Roselyne Bachelot-Narquin, Minister of Culture, shares her emotion after the disappearance of Gérard Filippelli, aka Phil, co-founder of the musical and humorous group Les Charlots.

After a first collaboration with Jean Sarrus and Gérard Rinaldi, in 1966, the three musicians founded the group Les problèmes, embryo of the future Charlots.

Gérard Filippelli then exercised his great talent as a blues rock guitarist alongside Gérard Rinaldi, Jean Sarrus, Luis Rego, Jean-Guy Fechner and Donald Rieubon. The group will be a regular guest in the television programs of Guy Lux or Danièle Gilbert that will ensure a wide audience and a first popular success. The Charlots criss-crossed France in the late 1960s and performed internationally, lending their voice to a French youth in search of freedom. They then mix covers of pre-war songs and notably the repertoire of Boris Vian, as well as original titles, many of which remain symbols of these years (Thank you boss, 1971). 

It is this alliance of freshness and freedom that is the ferment of their success in cinema, since the early 1970s. Becoming an actor, screenwriter and then participant in the production, Gérard Filippelli, within the Charlots, will mark the imagination of the French with films like Les Bidasses en folie, The Stadium Madmen or The Great Bazaar. Collaborating with Philippe Clair, Claude Zidi, each of their films garners several million admissions in theaters: the sense of comedy and derision that was theirs has become a part of our film heritage and irrigates, today, the French comedy.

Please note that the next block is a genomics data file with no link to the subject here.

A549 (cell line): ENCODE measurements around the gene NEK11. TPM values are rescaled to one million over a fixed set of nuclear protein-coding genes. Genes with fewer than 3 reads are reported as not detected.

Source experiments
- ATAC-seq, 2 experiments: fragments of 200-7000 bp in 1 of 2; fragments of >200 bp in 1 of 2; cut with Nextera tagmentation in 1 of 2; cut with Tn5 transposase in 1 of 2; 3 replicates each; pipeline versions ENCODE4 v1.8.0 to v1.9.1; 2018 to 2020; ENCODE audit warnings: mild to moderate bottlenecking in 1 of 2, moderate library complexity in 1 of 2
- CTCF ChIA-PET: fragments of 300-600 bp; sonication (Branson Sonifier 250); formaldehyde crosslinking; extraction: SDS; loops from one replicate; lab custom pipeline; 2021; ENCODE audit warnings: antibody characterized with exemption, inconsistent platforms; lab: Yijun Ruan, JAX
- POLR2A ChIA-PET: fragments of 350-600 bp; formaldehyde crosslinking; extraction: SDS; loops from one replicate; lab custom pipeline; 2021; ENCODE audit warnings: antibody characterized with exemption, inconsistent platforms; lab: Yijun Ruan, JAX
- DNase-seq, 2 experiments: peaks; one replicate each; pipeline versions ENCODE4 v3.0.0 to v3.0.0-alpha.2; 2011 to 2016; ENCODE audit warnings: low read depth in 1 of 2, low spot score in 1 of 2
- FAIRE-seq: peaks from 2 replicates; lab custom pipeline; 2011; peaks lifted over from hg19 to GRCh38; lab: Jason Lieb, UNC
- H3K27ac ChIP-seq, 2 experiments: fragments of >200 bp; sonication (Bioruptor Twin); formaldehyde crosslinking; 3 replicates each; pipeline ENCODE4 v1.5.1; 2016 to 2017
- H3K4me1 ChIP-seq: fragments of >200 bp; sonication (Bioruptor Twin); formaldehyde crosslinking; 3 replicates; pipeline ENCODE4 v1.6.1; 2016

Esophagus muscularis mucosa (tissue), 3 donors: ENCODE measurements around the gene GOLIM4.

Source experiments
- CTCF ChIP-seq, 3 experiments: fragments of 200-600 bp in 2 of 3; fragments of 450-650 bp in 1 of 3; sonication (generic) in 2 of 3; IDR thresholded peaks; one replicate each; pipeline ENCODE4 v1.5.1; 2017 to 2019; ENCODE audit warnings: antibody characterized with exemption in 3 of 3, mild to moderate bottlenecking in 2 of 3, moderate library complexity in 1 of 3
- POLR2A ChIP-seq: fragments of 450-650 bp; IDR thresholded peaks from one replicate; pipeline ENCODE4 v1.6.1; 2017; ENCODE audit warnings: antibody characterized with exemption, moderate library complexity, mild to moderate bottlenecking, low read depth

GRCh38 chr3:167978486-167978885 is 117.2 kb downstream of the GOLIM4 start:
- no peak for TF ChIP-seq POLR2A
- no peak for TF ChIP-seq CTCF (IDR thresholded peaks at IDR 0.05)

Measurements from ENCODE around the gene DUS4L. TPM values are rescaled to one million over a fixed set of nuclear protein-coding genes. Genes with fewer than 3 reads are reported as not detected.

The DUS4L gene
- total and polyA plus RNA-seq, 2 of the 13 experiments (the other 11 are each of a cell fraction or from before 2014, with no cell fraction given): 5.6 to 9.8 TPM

Back to music in the 1980s alongside Jean Sarrus, Luis Régo and Donald Rieubon, Gérard Filippelli will mark the imagination of the French with The Apérobic in 1983.

Roselyne Bachelot-Narquin, Minister of Culture, sends his condolences to the family and loved ones of Gérard Filippelli.